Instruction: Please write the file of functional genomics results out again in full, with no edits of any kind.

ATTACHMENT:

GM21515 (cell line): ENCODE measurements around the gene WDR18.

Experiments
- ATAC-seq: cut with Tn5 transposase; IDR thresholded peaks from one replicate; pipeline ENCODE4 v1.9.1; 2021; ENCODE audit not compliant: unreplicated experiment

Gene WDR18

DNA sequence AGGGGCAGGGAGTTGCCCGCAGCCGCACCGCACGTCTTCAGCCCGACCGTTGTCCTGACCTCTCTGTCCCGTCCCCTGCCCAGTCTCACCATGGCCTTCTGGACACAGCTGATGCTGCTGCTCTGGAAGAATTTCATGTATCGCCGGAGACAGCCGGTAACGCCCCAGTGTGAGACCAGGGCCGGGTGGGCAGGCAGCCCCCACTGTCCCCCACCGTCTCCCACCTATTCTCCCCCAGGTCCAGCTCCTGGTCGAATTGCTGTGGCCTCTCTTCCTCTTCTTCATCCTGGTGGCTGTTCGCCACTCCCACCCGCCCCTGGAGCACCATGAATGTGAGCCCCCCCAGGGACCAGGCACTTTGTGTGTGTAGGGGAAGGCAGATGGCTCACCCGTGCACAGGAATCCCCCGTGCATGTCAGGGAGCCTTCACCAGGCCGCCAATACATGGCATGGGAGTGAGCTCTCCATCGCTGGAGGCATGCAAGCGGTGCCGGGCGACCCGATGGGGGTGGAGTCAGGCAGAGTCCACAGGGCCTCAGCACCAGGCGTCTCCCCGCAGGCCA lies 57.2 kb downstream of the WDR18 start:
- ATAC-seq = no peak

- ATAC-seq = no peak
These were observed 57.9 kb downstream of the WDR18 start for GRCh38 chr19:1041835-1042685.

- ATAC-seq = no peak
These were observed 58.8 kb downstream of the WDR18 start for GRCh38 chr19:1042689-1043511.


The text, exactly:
GM21515 (cell line): ENCODE measurements around the gene WDR18.

Experiments
- ATAC-seq: cut with Tn5 transposase; IDR thresholded peaks from one replicate; pipeline ENCODE4 v1.9.1; 2021; ENCODE audit not compliant: unreplicated experiment

Gene WDR18

DNA sequence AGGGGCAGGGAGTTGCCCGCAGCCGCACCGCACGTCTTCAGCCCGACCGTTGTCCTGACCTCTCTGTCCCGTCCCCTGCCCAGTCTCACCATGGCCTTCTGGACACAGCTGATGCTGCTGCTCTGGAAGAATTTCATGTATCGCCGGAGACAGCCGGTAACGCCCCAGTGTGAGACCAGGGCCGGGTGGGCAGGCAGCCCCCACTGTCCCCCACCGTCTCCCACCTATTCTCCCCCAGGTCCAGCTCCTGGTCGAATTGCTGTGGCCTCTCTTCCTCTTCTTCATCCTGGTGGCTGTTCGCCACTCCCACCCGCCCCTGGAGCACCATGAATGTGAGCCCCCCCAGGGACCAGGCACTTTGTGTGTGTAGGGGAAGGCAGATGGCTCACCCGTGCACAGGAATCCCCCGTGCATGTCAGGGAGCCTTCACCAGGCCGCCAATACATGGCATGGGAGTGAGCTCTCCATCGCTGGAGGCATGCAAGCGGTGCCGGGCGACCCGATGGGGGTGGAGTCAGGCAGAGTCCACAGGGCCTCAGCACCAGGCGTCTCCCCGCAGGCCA lies 57.2 kb downstream of the WDR18 start:
- ATAC-seq = no peak

- ATAC-seq = no peak
These were observed 57.9 kb downstream of the WDR18 start for GRCh38 chr19:1041835-1042685.

- ATAC-seq = no peak
These were observed 58.8 kb downstream of the WDR18 start for GRCh38 chr19:1042689-1043511.